Granite Design’s STASH Multi-Tool, Tire Plug, and Chain Tool Have Most Trailside Repairs Covered [review]

These three tools from Granite Design cover nearly any mechanical issue you might deal with alongside the trail, and they all store neatly in the cockpit for quick access.

Following the aesthetic death of three-pocket jerseys, many companies have designed inventive ways to carry what we need on the bike. No one wants to carry more than they have to in their bag, and we all want the comfort of flowing, baggy T-shirts.

Granite Design released their line of stash tools in August, and I have since had the pleasure of testing a set. The three tools cover nearly any mechanical issue you would deal with alongside the trail, and they all store neatly in the cockpit for quick access. Since I also own the EDC system from OneUp Components, I will draw a comparison between the two stash systems in this review, where applicable.

STASH Multi-Tool

The STASH Multi-Tool from granite Design fits into the steerer tube of a fork without threading the tube or purchasing a special stem. This not only means that it doesn’t void your fork warranty, but it can be set up with steel steerer tubes like the one pictured above. The company plans to release a version for carbon fiber steerers in the near future, to suit your road and cyclocross bike tool needs.

Installing the tool holster was rather simple, requiring a similar amount of time to the OneUp ECD system with their new EDC specific stem, though the Granite Design version works with any old stem. Simply remove the star-nut, slide the upper tool carrier in, slide the lower fork cap and extension in, and tighten them together with the appropriate length bolt until the headset is tight. Then throw the tool inside and go ride.

The main multi-tool includes 2, 2.5, 3, 4, 5, and 6 hex keys, a T25 bit, and a flathead screwdriver. The smaller detachable tool has 0, 1, 2, and 3 spoke wrenches and a valve core wrench. The tool itself weighs 55g, and the system and tool combined adds 138 grams to the bike.

I found the STASH Multi-Tool easier to remove from the steerer than OneUp’s EDC tool, and similar to the EDC, I haven’t had any issues with it making noise or ejecting despite that easier release. The tool body is made of alloy, giving it a tougher feel than other stash tools, and the plastic top cap that serves merely to hold it in place shouldn’t wear since it doesn’t require much force to remove it from the bike.

The tool is necessarily small, and may not provide the leverage needed to loosen or tighten some bolts. To add torque, riders could try gripping a pair of sticks alongside the handle, or simply tighten things up enough to get home.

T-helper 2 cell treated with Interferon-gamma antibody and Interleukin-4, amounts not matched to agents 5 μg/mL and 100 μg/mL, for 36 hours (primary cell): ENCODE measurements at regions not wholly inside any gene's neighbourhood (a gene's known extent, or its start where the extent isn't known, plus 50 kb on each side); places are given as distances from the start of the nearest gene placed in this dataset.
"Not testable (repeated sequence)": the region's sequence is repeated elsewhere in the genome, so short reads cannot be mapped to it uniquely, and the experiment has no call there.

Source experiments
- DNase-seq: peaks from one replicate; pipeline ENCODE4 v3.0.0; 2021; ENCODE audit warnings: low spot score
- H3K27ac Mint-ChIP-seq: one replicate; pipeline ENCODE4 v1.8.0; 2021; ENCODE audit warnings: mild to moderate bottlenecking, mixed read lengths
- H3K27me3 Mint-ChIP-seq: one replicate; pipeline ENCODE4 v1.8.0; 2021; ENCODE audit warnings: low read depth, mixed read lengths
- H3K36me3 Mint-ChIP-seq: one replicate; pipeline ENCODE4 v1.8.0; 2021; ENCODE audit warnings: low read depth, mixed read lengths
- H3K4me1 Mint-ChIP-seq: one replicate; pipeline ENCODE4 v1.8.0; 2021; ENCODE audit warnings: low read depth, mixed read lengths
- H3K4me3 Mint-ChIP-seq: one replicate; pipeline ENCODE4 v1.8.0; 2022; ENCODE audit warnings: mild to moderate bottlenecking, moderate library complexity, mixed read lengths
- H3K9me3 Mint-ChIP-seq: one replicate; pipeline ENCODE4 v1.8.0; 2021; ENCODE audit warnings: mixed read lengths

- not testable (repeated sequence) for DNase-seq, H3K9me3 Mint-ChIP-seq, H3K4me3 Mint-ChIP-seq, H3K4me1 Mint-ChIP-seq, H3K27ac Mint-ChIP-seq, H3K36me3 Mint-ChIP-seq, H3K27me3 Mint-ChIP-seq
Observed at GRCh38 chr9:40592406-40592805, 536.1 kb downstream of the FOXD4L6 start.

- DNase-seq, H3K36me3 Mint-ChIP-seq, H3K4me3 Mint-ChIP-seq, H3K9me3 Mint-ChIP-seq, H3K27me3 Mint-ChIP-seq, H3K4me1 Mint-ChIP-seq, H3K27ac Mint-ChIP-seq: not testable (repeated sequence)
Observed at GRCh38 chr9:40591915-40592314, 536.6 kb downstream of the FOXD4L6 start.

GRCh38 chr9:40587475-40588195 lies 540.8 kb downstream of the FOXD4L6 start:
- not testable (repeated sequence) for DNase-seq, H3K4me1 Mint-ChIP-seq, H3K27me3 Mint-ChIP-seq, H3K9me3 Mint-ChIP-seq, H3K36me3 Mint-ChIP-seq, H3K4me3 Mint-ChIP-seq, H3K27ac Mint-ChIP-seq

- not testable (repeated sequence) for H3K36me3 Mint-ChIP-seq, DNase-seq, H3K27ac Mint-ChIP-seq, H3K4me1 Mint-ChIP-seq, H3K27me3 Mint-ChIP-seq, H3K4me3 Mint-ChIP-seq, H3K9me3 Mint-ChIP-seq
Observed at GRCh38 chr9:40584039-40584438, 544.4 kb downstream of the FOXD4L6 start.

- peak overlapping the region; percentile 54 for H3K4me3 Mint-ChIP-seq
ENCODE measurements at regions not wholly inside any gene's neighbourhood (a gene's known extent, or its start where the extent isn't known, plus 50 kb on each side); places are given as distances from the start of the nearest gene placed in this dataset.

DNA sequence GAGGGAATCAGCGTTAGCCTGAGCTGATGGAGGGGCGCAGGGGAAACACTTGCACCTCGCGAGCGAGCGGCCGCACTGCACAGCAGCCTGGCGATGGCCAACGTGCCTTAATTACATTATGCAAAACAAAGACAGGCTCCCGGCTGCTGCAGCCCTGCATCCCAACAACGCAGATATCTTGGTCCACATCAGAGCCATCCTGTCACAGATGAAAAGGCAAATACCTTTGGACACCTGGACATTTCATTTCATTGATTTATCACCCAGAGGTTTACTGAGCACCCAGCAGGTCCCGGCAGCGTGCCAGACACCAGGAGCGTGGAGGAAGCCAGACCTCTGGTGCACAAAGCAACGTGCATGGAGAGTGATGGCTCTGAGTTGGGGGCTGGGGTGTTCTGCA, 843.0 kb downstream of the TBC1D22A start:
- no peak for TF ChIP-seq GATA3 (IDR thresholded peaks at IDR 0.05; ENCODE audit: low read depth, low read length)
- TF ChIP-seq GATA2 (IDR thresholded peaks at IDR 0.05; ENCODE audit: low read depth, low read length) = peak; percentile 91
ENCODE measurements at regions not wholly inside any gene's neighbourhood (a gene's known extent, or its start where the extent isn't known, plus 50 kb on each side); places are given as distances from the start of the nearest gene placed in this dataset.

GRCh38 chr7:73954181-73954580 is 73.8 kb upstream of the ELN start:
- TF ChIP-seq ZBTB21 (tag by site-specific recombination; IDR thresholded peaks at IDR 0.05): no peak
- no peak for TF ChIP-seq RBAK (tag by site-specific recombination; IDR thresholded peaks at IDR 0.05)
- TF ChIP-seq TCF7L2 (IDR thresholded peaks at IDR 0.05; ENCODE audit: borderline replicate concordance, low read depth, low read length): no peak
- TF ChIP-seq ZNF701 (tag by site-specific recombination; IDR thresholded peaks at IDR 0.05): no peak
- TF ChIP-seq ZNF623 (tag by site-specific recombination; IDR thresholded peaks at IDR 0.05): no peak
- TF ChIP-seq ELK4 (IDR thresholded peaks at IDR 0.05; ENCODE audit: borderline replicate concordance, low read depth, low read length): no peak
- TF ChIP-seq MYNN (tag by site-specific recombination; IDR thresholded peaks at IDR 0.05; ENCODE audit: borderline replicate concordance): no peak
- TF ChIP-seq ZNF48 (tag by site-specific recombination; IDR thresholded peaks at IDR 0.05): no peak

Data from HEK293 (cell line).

All of the bits are well machined, providing better purchase on bolts and spoke nipples than some tools this size.

The STASH Multi-Tool retails for $54.99 with the carrier hardware, and should be available soon. Update: The Granite Design STASH Multi-Tool is available at Amazon.

Granite Design notes: “Compatible with tapered and 1-1/8″ straight steer tubes with different low cap options. Suitable for MTB with the ‘bottom of fork crown to top of stem’ length from 150mm to 240mm.”

STASH Tire Plug

The STASH Tire Plug from Granite Design can be stealthily hidden in your handlebar end, keeping it quietly at the ready. The reamer and plug-fork are kept clean and dry inside an alloy capsule, along with 2-3 plugs.

The tool is held in the end of the handlebar with an expanding rubber ring that tightens in place securely with the multi-tool’s 3mm hex key. It includes two different end caps for use with closed or open-ended grips. The Tire Plug tool takes several seconds to remove from the bar, which might be frustrating while you’re listening to air escape from a puncture.

The Granite Design Tire Plug weighs roughly 35 grams and retails for $19.99 at

Stash Chain Tool

Granite Design’s Chain Tool rounds out their STASH collection, and also fits in the bar beneath closed or open-ended grips. The tool breaks chains from 9-12 speeds and weighs around 50 grams. There is a slot to secure a spare quick-link in the handle for emergencies.

The body of the tool is made of 7075 alloy and feels a fair bit sturdier than the plastic handle of the OneUp EDC chain tool. I recently cut a chain with it and the handle provided plenty of leverage to push the pin through.

The Chain Tool is available now for $24.99 at Amazon.

Both of the bar end tools can be removed and tightened via a 3mm hex wrench.

Thanks to Granite Design for sending the tools for review.